Mayor Andrew James Peters
"Born in Jamaica Plain, April 3, 1872; died June 26, 1938; served as Boston Mayor during 1918-1921.
Mayor Peters, who had represented the 11th District in Congress for four consecutive terms, came to the office with the prestige of the largest plurality (9,075) given a mayor since 1903. He had pledged himself to a non-partisan administration and advocated complete political freedom for city employees and their classification according to the value of their services.
Decreasing revenue and increasing costs made additional taxes imperative. The Mayor's request for raising the tax limit for city purposes from $6.52 to $9.52 in 1918 and 1919 was granted by the Legislature; it was followed by an increase to $10.52 in 1920 and to $11.00 for 1921. The tax rate went up to $21.20 in 1918, and by 1921 reached the maximum of $24.70, the mounting budget of the School Committee since 1918 being responsible for $3.55 of this increase.
Rising tax rates were the rule throughout the country, and in most cities Boston's rate was exceeded. During Mayor Peters' administration the actual income in excess of the total estimated income was $3,769,327 in 1919, $3,817,250 in 1920, and $2,046,809 in 1921, while the net debt was reduced by $4,657,166 or, with the rapid transit debt omitted, $6,998,166.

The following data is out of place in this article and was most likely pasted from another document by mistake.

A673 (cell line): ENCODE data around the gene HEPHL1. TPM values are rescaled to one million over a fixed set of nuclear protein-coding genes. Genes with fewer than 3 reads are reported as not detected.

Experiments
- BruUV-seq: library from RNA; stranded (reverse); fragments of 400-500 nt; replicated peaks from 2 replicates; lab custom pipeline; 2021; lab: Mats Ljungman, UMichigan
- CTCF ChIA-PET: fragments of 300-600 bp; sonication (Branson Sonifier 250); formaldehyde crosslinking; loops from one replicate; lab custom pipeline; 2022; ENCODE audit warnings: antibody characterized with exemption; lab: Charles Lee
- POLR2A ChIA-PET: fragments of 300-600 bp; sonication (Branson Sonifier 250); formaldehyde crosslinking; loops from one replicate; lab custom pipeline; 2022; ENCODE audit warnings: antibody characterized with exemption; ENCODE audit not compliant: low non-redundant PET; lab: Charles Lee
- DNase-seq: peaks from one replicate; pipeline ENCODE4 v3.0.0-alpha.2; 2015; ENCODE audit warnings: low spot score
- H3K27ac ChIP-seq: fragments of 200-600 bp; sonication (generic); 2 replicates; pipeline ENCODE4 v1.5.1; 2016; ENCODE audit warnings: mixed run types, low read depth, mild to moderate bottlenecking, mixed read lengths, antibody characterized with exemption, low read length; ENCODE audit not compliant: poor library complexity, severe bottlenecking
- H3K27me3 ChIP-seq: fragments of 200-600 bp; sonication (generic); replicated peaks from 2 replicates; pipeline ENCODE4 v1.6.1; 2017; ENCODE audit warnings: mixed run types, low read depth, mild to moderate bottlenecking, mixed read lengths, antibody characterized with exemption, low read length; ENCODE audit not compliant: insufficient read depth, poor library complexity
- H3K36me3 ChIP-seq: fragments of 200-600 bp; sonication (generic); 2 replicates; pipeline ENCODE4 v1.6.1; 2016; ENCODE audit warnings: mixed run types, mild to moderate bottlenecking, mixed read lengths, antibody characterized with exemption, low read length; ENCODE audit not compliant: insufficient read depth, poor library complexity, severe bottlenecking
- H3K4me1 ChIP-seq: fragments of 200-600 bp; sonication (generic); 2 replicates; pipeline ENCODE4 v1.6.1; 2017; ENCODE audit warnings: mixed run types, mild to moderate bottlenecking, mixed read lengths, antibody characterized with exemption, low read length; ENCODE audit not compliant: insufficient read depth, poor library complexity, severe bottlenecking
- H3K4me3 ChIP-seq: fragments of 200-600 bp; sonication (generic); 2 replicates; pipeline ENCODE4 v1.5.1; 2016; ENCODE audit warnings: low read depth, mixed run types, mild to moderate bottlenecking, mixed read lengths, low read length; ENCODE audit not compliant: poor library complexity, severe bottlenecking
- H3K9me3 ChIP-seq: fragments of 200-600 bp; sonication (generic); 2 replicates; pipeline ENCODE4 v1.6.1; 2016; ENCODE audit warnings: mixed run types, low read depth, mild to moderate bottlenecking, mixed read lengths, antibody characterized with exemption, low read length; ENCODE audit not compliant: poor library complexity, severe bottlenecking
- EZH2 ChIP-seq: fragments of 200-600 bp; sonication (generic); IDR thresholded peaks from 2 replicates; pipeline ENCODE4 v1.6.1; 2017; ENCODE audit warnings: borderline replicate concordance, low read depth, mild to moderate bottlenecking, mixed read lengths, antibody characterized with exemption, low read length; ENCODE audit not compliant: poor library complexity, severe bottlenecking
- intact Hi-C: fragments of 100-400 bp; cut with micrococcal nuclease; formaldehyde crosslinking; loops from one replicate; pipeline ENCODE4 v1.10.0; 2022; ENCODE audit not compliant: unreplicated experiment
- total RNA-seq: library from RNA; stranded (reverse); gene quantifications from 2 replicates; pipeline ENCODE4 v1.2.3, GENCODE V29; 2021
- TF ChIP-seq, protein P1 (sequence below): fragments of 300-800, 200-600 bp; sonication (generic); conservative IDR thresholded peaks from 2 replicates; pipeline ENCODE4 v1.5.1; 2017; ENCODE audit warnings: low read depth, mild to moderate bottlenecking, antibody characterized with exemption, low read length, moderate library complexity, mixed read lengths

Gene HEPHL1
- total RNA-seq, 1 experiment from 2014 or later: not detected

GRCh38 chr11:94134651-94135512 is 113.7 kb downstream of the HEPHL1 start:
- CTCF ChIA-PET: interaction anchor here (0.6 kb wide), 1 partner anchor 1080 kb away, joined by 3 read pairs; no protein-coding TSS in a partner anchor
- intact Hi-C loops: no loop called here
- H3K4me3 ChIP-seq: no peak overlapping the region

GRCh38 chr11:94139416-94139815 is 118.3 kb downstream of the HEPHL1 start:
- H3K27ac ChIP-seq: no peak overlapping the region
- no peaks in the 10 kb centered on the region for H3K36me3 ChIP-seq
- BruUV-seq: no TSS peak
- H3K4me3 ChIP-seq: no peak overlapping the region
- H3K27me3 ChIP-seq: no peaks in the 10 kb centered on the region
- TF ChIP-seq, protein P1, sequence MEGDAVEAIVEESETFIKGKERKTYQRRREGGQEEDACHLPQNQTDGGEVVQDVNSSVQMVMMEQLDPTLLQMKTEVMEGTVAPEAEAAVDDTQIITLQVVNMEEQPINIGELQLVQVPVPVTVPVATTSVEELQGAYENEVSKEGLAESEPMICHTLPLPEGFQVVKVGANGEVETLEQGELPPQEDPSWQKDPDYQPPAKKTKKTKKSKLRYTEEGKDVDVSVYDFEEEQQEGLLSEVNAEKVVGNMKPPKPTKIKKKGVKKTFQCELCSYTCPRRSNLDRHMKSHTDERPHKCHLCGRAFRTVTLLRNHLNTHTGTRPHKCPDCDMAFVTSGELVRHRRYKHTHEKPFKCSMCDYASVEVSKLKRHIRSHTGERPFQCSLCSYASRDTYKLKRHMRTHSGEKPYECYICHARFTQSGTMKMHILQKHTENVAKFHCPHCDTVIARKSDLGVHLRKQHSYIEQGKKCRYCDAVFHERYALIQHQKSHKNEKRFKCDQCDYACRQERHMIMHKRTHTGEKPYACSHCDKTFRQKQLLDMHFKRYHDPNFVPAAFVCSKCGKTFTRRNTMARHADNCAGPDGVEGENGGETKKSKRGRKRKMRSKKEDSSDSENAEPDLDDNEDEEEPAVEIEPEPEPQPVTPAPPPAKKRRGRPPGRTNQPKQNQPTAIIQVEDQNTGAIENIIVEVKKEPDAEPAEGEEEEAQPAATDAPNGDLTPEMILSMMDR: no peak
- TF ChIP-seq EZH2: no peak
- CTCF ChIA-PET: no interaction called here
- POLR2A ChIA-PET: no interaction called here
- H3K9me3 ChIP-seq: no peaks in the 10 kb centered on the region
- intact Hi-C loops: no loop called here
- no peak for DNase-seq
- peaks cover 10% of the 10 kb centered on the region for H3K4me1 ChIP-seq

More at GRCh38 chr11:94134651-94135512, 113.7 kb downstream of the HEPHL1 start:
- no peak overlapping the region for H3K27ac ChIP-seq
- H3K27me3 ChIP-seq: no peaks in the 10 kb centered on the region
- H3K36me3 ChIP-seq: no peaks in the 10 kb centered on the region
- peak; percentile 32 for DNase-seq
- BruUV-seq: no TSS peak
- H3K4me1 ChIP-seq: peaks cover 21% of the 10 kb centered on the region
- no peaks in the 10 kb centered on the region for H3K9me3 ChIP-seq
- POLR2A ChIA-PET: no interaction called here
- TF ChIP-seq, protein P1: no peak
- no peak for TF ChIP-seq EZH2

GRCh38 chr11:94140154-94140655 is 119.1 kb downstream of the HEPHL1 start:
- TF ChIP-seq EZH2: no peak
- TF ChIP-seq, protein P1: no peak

Special attention to street improvement resulted in the construction or repaving of 313 miles of roadway and 75 miles of artificial stone sidewalks. The most important single undertaking was the construction of Stuart Street, a broad highway to extend from Washington street to Huntington avenue. The ferry service was improved by the addition of two steel ferryboats and the repair of others; the two pumping stations of the high pressure fire service were completed; and also new public buildings costing $1,582,000.
The Mayor found that control of the charitable institutions by unpaid boards of trustees was impracticable, and proposed to merge them and the Penal Institutions Department in a single institutions department, in charge of one commissioner. An ordinance to this effect was adopted by the City Council.
Mayor Peters persistently contended that the municipalities of the Metropolitan District, or 'Greater Boston,' should be consolidated in one governmental unit, maintaining that a merging of largely identical interests would bring far more civic and economic advantage to all concerned than any temporary local disadvantages."